Despite the Keep Public Toilets Clean campaign and initiatives by the World Toilet Organisation, the state of cleanliness in many of our public toilets still leaves much to be desired ("Eat, drink but maybe give the toilet a miss"; Nov 15).
Among the usual gripes are wet floors, strewn tissue and toilet paper, dirty sinks with food particles and people not flushing after use.
In order to instil social responsibility on owners of food establishments, the authorities may wish to consider holding an annual "Clean Toilets Day". At the same time, the dirtiest public toilet in Singapore should be highlighted.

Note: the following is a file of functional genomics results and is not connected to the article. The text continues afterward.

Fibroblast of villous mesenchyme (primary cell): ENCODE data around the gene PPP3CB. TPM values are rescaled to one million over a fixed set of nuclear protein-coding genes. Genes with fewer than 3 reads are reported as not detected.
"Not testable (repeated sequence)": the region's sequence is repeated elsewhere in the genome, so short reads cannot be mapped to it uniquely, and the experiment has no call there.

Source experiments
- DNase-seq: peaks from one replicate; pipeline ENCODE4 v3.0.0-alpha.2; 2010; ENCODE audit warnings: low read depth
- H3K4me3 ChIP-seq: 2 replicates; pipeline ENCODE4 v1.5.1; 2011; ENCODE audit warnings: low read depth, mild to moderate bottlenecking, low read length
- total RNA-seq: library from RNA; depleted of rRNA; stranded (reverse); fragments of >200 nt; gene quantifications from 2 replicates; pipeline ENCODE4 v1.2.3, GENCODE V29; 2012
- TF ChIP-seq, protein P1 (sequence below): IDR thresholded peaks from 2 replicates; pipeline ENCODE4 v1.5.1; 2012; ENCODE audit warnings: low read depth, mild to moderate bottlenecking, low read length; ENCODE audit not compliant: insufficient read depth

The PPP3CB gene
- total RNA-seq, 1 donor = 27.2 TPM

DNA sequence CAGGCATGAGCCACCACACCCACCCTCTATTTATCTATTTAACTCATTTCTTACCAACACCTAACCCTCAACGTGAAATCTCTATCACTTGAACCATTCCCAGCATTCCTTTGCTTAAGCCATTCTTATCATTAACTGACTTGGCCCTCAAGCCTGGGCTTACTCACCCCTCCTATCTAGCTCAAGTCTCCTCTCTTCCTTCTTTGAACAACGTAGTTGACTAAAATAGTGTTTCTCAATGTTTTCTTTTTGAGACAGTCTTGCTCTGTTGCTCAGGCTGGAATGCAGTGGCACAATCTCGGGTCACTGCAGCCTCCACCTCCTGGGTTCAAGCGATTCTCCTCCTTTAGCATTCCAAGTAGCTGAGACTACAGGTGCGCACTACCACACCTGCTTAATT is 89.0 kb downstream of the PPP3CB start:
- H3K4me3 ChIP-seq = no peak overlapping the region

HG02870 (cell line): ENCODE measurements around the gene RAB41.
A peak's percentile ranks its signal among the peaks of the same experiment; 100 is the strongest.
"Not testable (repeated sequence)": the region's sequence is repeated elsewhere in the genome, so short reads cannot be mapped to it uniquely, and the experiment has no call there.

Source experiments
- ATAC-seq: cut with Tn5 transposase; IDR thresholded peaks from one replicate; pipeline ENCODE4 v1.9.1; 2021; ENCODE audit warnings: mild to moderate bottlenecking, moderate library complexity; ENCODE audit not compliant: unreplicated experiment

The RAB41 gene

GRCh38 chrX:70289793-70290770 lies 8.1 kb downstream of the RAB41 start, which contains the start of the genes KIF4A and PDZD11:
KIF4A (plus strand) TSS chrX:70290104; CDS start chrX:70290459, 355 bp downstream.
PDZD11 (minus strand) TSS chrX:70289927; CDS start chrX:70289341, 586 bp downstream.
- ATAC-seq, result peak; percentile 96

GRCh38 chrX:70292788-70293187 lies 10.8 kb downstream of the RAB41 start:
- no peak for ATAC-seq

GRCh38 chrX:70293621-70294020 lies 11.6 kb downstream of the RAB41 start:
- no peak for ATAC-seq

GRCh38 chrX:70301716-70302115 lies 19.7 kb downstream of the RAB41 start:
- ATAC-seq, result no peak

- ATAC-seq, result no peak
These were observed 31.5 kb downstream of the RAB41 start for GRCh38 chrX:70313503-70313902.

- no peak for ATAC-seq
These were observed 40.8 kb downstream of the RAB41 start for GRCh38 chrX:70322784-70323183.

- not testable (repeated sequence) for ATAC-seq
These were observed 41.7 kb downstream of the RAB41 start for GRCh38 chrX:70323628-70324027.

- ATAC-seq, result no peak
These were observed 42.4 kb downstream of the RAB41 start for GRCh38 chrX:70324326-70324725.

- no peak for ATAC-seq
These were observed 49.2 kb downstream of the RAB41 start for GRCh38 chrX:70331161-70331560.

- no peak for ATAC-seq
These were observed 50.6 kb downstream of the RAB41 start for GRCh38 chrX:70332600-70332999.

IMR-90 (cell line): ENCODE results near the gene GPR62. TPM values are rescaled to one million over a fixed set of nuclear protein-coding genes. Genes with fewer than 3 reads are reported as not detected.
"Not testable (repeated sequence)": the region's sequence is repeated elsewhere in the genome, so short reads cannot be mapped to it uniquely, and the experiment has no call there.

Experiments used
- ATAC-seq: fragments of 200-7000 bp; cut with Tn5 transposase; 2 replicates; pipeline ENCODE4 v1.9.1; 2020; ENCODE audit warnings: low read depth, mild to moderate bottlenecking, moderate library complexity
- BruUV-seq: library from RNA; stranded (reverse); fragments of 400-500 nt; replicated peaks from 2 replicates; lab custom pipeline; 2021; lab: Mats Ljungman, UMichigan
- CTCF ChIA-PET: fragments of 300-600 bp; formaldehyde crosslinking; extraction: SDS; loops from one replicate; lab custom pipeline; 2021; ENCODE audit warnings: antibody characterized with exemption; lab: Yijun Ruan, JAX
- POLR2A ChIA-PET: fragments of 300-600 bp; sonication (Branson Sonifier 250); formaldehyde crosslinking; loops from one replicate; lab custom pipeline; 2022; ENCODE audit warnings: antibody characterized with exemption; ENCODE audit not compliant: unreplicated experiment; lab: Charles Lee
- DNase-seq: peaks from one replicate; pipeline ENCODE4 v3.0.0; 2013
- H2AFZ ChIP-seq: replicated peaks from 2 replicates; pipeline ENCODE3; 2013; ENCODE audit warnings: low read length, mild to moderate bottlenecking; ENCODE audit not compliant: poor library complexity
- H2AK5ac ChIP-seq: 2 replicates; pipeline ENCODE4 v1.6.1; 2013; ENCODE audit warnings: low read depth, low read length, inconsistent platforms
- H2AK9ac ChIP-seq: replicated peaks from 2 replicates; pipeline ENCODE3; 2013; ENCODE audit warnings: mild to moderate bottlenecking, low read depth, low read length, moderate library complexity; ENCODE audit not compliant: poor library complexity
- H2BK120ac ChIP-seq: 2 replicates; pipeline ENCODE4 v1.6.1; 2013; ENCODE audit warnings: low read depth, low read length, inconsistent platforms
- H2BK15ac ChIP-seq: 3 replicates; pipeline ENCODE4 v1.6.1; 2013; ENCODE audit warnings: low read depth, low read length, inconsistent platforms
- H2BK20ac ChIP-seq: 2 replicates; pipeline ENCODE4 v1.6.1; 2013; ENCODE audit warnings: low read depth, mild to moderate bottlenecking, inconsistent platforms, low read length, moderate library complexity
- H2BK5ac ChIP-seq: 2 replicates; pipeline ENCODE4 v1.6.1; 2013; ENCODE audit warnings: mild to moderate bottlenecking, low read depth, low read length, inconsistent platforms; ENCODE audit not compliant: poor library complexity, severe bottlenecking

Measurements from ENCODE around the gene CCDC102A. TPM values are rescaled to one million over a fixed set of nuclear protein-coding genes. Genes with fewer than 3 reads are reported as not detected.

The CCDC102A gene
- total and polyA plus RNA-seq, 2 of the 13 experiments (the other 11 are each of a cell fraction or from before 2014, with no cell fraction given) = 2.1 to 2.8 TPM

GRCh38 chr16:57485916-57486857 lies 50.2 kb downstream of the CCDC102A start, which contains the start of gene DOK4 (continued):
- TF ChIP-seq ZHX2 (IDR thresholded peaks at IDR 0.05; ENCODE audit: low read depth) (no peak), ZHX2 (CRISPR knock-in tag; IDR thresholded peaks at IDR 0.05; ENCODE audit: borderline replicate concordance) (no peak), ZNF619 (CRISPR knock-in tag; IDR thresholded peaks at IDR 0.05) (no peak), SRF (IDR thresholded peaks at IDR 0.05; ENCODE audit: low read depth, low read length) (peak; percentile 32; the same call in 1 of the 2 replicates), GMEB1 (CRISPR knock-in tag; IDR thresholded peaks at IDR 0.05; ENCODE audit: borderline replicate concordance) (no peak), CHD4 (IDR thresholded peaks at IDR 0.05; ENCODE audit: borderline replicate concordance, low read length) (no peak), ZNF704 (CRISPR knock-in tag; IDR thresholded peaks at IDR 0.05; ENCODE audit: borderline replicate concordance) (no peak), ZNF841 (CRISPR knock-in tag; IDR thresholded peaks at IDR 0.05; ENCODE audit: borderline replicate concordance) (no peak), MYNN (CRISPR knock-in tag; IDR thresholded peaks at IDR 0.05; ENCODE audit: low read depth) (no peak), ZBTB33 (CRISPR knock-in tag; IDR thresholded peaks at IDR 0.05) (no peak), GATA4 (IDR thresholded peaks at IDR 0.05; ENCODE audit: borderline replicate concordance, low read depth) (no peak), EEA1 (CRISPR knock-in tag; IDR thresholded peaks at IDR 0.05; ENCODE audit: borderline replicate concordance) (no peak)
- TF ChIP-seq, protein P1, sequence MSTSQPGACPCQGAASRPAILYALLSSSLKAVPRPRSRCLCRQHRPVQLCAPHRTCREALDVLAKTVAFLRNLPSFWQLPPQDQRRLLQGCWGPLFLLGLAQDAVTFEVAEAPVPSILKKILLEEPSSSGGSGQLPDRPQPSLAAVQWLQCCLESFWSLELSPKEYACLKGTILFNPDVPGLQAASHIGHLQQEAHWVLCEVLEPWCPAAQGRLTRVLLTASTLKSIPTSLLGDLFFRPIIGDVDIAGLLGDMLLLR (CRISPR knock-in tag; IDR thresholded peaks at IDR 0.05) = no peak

Hawker centres managed by the National Environment Agency charge members of the public for the use of the toilets, but these toilets are not much cleaner.
As coffee shops, foodcourts and MRT stations do not impose such charges, I see no reason why we should pay to use toilets in hawker centres.
Ultimately, everyone should play a part to keep toilets clean and make cleaners' jobs easier.
Andrew Seow Chwee Guan